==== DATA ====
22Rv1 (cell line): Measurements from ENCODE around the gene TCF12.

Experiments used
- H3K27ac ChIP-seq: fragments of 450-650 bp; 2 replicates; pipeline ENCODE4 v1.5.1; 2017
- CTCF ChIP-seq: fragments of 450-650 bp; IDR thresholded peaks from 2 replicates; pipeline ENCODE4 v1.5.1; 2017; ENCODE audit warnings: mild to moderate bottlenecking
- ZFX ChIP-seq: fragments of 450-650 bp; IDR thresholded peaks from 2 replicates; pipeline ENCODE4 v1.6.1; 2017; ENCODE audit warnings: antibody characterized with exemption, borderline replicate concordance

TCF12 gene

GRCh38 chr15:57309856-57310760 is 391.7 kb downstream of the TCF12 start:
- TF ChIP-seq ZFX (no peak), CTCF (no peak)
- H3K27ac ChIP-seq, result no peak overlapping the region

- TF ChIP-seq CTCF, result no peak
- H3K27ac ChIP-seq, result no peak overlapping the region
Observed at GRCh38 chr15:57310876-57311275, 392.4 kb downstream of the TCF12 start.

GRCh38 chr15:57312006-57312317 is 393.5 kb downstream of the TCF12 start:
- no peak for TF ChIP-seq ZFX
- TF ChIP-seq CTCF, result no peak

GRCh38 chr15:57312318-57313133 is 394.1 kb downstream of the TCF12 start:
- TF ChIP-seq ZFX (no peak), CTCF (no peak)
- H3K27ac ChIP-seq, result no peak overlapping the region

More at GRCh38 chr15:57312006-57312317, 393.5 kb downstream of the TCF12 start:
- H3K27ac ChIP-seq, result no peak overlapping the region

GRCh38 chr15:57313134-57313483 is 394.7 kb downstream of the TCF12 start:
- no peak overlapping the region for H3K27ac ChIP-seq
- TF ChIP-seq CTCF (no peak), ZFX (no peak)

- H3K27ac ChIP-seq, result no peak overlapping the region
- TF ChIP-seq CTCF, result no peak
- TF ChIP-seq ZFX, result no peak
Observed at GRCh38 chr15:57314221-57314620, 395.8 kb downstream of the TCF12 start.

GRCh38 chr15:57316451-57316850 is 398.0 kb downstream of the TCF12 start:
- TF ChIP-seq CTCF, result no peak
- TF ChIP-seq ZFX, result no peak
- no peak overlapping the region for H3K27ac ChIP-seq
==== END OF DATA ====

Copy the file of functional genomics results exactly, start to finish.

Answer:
22Rv1 (cell line): Measurements from ENCODE around the gene TCF12.

Experiments used
- H3K27ac ChIP-seq: fragments of 450-650 bp; 2 replicates; pipeline ENCODE4 v1.5.1; 2017
- CTCF ChIP-seq: fragments of 450-650 bp; IDR thresholded peaks from 2 replicates; pipeline ENCODE4 v1.5.1; 2017; ENCODE audit warnings: mild to moderate bottlenecking
- ZFX ChIP-seq: fragments of 450-650 bp; IDR thresholded peaks from 2 replicates; pipeline ENCODE4 v1.6.1; 2017; ENCODE audit warnings: antibody characterized with exemption, borderline replicate concordance

TCF12 gene

GRCh38 chr15:57309856-57310760 is 391.7 kb downstream of the TCF12 start:
- TF ChIP-seq ZFX (no peak), CTCF (no peak)
- H3K27ac ChIP-seq, result no peak overlapping the region

- TF ChIP-seq CTCF, result no peak
- H3K27ac ChIP-seq, result no peak overlapping the region
Observed at GRCh38 chr15:57310876-57311275, 392.4 kb downstream of the TCF12 start.

GRCh38 chr15:57312006-57312317 is 393.5 kb downstream of the TCF12 start:
- no peak for TF ChIP-seq ZFX
- TF ChIP-seq CTCF, result no peak

GRCh38 chr15:57312318-57313133 is 394.1 kb downstream of the TCF12 start:
- TF ChIP-seq ZFX (no peak), CTCF (no peak)
- H3K27ac ChIP-seq, result no peak overlapping the region

More at GRCh38 chr15:57312006-57312317, 393.5 kb downstream of the TCF12 start:
- H3K27ac ChIP-seq, result no peak overlapping the region

GRCh38 chr15:57313134-57313483 is 394.7 kb downstream of the TCF12 start:
- no peak overlapping the region for H3K27ac ChIP-seq
- TF ChIP-seq CTCF (no peak), ZFX (no peak)

- H3K27ac ChIP-seq, result no peak overlapping the region
- TF ChIP-seq CTCF, result no peak
- TF ChIP-seq ZFX, result no peak
Observed at GRCh38 chr15:57314221-57314620, 395.8 kb downstream of the TCF12 start.

GRCh38 chr15:57316451-57316850 is 398.0 kb downstream of the TCF12 start:
- TF ChIP-seq CTCF, result no peak
- TF ChIP-seq ZFX, result no peak
- no peak overlapping the region for H3K27ac ChIP-seq